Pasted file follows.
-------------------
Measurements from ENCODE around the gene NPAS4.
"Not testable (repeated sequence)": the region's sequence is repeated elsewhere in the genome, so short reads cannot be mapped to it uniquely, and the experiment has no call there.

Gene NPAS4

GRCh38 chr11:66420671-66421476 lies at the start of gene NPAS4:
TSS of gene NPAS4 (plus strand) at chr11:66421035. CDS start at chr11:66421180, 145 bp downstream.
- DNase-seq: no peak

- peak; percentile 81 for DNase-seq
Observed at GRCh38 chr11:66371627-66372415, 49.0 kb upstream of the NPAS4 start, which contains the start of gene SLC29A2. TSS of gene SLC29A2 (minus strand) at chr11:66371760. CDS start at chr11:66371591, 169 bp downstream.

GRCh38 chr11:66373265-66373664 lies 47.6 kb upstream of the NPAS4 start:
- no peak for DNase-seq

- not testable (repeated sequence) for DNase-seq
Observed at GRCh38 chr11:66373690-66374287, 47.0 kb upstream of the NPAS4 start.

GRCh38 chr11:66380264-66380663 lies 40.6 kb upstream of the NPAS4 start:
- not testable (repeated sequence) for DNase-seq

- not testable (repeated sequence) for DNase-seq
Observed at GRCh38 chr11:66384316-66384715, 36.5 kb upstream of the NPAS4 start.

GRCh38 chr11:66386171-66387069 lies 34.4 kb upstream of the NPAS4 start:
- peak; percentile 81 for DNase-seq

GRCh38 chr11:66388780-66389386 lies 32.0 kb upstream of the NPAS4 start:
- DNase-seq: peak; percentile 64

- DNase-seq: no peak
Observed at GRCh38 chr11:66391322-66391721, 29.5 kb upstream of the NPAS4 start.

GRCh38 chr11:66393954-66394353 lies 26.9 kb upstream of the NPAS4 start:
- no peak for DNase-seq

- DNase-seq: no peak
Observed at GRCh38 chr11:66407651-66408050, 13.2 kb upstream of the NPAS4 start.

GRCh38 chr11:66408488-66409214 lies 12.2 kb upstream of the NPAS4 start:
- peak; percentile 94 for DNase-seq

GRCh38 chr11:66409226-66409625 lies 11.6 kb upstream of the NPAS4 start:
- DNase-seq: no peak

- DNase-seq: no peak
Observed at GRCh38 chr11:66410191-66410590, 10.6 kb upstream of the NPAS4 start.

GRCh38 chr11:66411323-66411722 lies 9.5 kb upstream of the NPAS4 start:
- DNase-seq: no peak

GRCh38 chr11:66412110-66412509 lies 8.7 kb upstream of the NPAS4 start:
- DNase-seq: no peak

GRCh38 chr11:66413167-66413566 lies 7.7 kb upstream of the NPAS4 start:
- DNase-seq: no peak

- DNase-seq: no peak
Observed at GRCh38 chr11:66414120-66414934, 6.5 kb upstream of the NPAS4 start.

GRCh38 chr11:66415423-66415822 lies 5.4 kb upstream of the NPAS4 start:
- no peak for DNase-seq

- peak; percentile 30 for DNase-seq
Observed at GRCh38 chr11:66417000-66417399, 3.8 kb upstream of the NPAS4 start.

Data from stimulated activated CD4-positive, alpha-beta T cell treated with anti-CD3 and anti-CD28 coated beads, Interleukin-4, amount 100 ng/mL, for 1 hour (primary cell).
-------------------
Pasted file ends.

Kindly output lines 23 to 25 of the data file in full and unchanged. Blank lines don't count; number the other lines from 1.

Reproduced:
GRCh38 chr11:66393954-66394353 lies 26.9 kb upstream of the NPAS4 start:
- no peak for DNase-seq

- DNase-seq: no peak